... I couldn't help but laugh at Krishnadas Rajagopal's reportage in "'Over-protection of employees has affected efficiency in offices'" (IE, Delhi Newsline, Dec. 29).
Rajagopal recounts the court case surrounding the dismissal of a watchman, Suresh Chand, who contended he spent long spells away from work (frequent, unauthorized absences spread over four years) to be treated for anxiety and depression. What really sunk this poor chap, though, is that his employer provided him medical facilities, but rather than avail of these, the guy went to a private hospital, which produced a certificate for him. Subtext? This man is faking mental illness and using a forged certificate that he bought on the black market as an excuse to tell his workplace to fuck off.
(I do realize that there are a number of issues at play; the way in which mental illness is conceived in India could prevent someone from letting his employers know that he is seeking treatment, but let's be honest: this reeks of foul play.)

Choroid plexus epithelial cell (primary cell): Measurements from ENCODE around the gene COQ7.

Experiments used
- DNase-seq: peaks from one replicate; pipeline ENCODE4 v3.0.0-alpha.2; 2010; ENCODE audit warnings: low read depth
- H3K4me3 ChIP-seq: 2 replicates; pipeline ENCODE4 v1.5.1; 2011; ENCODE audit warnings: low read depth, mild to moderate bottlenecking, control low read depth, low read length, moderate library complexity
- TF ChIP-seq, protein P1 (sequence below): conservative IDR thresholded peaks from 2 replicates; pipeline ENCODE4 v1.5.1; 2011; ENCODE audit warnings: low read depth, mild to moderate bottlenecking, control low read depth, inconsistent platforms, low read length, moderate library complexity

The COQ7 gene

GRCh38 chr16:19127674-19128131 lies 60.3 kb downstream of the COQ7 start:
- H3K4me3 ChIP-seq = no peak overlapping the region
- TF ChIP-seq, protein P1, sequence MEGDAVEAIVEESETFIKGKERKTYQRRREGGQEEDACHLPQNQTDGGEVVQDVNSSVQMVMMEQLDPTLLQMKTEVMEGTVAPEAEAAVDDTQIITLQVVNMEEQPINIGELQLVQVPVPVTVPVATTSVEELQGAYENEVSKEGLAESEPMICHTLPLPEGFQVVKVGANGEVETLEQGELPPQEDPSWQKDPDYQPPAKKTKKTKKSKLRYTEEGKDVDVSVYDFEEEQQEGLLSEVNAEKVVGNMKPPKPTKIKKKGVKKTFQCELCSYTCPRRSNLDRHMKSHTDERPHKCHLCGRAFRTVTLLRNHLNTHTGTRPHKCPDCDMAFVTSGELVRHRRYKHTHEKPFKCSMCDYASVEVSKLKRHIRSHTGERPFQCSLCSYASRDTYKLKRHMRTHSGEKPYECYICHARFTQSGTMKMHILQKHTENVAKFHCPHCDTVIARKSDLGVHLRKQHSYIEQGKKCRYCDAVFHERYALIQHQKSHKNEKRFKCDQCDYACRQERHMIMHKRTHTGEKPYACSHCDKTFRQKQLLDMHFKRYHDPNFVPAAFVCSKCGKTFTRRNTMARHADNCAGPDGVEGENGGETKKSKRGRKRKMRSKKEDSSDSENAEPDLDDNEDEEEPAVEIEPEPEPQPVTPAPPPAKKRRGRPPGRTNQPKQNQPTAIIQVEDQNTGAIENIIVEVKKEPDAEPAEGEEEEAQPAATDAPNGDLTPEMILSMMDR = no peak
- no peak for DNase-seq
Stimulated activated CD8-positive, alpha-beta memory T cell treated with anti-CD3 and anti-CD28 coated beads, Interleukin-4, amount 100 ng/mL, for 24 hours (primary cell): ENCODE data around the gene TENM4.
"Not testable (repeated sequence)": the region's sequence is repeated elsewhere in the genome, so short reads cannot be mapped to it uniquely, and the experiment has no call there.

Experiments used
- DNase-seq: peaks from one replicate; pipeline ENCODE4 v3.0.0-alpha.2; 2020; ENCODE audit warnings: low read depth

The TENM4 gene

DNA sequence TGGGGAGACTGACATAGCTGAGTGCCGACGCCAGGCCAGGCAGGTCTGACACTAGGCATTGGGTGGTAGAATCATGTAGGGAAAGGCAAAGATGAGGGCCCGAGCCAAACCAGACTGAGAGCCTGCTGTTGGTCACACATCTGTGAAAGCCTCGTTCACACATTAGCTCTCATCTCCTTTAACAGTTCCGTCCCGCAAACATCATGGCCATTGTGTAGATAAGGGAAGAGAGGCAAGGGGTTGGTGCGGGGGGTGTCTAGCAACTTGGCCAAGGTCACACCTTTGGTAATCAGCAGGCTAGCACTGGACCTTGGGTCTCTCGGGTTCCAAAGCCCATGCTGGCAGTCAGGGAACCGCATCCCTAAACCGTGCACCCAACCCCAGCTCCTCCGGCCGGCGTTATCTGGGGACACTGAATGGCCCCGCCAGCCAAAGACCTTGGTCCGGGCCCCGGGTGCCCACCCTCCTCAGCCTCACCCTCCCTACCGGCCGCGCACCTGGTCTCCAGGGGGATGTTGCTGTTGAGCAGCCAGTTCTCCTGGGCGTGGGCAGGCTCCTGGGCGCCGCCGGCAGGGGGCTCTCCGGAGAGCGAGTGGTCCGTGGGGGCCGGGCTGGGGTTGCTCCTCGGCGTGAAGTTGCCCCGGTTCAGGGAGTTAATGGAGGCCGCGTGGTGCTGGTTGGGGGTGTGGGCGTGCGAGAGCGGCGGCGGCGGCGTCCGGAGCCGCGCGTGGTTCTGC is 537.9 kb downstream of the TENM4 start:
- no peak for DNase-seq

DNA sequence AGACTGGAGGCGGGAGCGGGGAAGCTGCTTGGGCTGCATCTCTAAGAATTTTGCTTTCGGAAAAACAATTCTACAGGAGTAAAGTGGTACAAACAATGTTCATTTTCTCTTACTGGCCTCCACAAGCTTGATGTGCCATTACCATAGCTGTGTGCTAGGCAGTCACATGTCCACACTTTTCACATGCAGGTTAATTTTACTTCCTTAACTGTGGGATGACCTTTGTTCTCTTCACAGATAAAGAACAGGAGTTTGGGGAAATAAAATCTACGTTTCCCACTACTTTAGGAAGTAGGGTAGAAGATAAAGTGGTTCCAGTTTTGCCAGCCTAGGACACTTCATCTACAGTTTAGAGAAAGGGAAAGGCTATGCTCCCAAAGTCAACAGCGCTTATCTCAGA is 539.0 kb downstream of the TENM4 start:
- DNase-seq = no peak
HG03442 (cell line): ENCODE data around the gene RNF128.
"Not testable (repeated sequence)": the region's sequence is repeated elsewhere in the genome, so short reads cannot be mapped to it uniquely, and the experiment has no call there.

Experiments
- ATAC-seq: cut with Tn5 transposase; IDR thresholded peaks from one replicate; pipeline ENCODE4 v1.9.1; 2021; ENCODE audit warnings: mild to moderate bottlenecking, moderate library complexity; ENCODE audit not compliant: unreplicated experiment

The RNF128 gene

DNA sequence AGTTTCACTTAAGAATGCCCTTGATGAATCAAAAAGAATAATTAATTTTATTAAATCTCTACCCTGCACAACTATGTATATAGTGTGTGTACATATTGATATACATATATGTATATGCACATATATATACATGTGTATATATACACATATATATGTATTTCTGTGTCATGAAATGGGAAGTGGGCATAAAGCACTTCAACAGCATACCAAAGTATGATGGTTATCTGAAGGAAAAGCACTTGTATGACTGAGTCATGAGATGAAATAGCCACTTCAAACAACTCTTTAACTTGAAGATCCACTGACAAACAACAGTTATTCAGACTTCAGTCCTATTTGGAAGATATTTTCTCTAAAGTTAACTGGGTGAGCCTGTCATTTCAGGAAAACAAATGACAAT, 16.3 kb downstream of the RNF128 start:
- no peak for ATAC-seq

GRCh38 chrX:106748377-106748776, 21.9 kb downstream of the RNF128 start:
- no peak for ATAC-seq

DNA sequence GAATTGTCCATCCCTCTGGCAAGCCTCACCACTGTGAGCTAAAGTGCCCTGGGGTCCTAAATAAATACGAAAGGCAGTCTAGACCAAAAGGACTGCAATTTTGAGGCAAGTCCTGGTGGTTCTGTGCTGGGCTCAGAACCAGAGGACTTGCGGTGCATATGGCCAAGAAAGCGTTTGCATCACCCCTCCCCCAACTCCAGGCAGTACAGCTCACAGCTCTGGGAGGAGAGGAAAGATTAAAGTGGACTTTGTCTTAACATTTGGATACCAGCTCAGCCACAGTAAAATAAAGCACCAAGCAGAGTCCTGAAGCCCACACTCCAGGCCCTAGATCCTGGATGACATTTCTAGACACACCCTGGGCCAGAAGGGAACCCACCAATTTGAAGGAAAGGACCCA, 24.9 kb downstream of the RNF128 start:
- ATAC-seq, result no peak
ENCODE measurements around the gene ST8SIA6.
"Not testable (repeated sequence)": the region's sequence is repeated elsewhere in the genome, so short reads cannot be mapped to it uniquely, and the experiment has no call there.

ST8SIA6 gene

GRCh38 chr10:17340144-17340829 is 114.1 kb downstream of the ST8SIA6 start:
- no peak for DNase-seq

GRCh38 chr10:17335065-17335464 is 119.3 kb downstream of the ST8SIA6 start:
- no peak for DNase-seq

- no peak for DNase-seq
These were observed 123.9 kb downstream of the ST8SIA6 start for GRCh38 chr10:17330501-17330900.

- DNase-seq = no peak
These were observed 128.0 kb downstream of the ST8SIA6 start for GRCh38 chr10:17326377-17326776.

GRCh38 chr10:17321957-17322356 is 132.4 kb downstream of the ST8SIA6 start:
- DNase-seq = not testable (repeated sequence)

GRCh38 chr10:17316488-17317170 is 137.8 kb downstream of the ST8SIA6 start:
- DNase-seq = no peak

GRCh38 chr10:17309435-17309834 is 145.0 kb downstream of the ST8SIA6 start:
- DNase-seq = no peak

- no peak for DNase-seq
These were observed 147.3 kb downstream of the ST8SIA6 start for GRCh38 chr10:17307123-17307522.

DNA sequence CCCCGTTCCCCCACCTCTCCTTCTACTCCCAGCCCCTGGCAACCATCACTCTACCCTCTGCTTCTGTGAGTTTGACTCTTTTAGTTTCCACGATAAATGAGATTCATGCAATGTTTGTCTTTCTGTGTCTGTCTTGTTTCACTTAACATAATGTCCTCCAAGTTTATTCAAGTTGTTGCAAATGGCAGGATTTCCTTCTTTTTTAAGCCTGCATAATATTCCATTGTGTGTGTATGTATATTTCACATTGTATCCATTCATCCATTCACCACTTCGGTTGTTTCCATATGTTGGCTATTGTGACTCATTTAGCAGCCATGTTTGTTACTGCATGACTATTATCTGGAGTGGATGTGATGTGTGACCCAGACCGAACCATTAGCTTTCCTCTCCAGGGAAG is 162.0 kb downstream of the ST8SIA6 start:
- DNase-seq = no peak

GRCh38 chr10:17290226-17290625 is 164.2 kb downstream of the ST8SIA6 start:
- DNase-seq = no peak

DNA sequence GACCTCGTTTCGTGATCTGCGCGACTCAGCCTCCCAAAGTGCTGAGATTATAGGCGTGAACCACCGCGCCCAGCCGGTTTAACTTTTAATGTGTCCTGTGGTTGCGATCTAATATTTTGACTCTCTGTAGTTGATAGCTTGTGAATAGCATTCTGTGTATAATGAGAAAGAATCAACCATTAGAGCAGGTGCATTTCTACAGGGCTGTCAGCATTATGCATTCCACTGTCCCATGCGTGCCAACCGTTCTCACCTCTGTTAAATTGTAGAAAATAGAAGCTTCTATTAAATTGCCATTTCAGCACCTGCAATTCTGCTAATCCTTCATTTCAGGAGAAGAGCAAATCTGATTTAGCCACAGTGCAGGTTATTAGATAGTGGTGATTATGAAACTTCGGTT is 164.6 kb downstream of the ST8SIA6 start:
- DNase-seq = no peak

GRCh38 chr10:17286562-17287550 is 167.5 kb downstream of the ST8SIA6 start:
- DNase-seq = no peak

The High Court, thank god, upheld Chand's dismissal; the journo writes, "Government organizations in the country are held back by the whims of employees, who consider their appointment to government services as a 'licence to thwart the work culture and discipline of the organisation," the Delhi High Court has observed in an order."
The court, not immune from having itself a little laugh, also observed, "I consider that there are very few persons in India today who are not suffering from one or the other form of anxiety or depression. If such medical certificates are acknowledged as valid for such long, unauthorised absence, no work can be done in any of the government departments."
As a frequent audience for government employee tomfoolery, I applaud this decision ... if only it meant that change would transpire. I'm never going to get back those four hours of waiting for the marriage registrar to consecrate my vows!